Pulling a hard disk (or ssd) from one physical machine and putting it in another (as I just did when upgrading my workstation) causes the network to freak out. This is similar to the post below, the operating system keeps a record of the MAC address of it's NICs. I'm guessing this has to do with ARP resolution, but don't quote me on that I've not looked into why.
and delete or comment out the old network settings.
I recently built myself a couple of standard builds to clone, one Centos 6 and one Ubuntu 14.04.
Upon cloning the Centos image to use for something I had a problem bringing up eth0 - with the error message:
"Device eth0 does not seem to be present, delaying initialization."
coming up - instead of the network card!
After some web searches I found it's because the new VM has a new MAC address, the cloned disk, however, still has the old MAC in these files - simply edit with the correct MAC and restart:
This has been troubling me on and off for ages. I finally decided to sit down and make it work, turns out it was a problem with the licensing module and can be fixed with an upgrade to 5.5
I chose to use a USB of the new ESXi 5.5 Rev 1 ISO created with unetbootin (it's on the repos of most distros). This guide from VMware has a video which explains it all. It's pretty much exactly the same as installing it - a half dozen clicks on an OK box.
When it booted up (you'll also be told to upgrade your client) and I logged in I saw all my machines that were set to autoboot
Living the dream :-)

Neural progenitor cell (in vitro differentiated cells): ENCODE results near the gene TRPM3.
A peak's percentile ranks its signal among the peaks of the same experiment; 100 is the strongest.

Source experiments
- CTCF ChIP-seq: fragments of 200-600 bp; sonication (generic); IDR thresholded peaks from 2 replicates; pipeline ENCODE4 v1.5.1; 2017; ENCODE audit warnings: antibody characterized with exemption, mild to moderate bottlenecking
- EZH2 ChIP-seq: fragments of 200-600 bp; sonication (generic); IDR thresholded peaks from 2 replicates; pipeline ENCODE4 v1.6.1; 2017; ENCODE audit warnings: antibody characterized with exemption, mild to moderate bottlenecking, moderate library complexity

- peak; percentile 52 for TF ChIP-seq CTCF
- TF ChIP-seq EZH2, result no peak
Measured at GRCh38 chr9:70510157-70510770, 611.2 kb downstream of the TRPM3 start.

Some people (like me) prefer the old school file manager look to the new Gnome/Ubuntu look. I like having a folder tree in the left pane rather than a bunch of Windows like "Libraries"
It's a simple set of commands to achieve this.
First make sure you have nemo installed
sudo apt-get install nemo
Then change the defaults to nemo:
xdg-mime default nemo.desktop inode/directory application/x-gnome-saved-search
gsettings set org.gnome.desktop.background show-desktop-icons false
gsettings set org.nemo.desktop show-desktop-icons true
Test it with this, it should answer "nemo.desktop"
xdg-mime query default inode/directory
Just a quick post. You might have trouble installing VMware Tools on Kali but these steps should fix it all.
echo cups enabled >> /usr/sbin/update-rc.d
echo vmware-tools enabled >> /usr/sbin/update-rc.d
apt-get install gcc make linux-headers-$(uname -r)
ln -s /usr/src/linux-headers-$(uname -r)/include/generated/uapi/linux/version.h /usr/src/linux-headers-$(uname -r)/include/linux/
Having just upgraded my laptop to Ubuntu 14.04 LTS I found VMware wasn't playing nice with the kernel.
The following steps work to fix this.
When you run VMware for the first time it wants to compile the kernel modules, but for some reason VMware don't keep up with the latest kernels, so sometimes you need to apply a patch.
Luckily this is quite easy. Follow the instructions below EXACTLY,
Copy the following text and paste it in a file called /tmp/filter.c.diff
> #if LINUX_VERSION_CODE < KERNEL_VERSION(3, 13, 0)
> VNetFilterHookFn(const struct nf_hook_ops *ops, // IN:
< transmit = (hooknum == VMW_NF_INET_POST_ROUTING);
> #if LINUX_VERSION_CODE < KERNEL_VERSION(3, 13, 0)
> transmit = (hooknum == VMW_NF_INET_POST_ROUTING);
> transmit = (ops->hooknum == VMW_NF_INET_POST_ROUTING);
Next apply the patch with the following commands:
sudo -E -s
cp vmnet.tar vmnet.tar.original
tar xvf vmnet.tar vmnet-only/filter.c
patch vmnet-only/filter.c < /tmp/filter.c.diff
tar -uvf vmnet.tar vmnet-only/filter.c
rm -rf vmnet-only/
Now when you run wither VMware program again it should work fine!
Thanks to the guys that worked this out, I got this from Dan Dar, but he credits Garrett Skjelstad. Cheers!
apt-get install linux-headers-`uname -r`
Master pdf editor seems to be a great simple editor to touch up PDF documents works on Ubuntu, Mint Linux etc.
I've added a chapter on hardening.
More to come!
Build your own secure personal Cloud
It seems at the time of writing there is a problem with detecting some Epson printers on the new Ubuntu.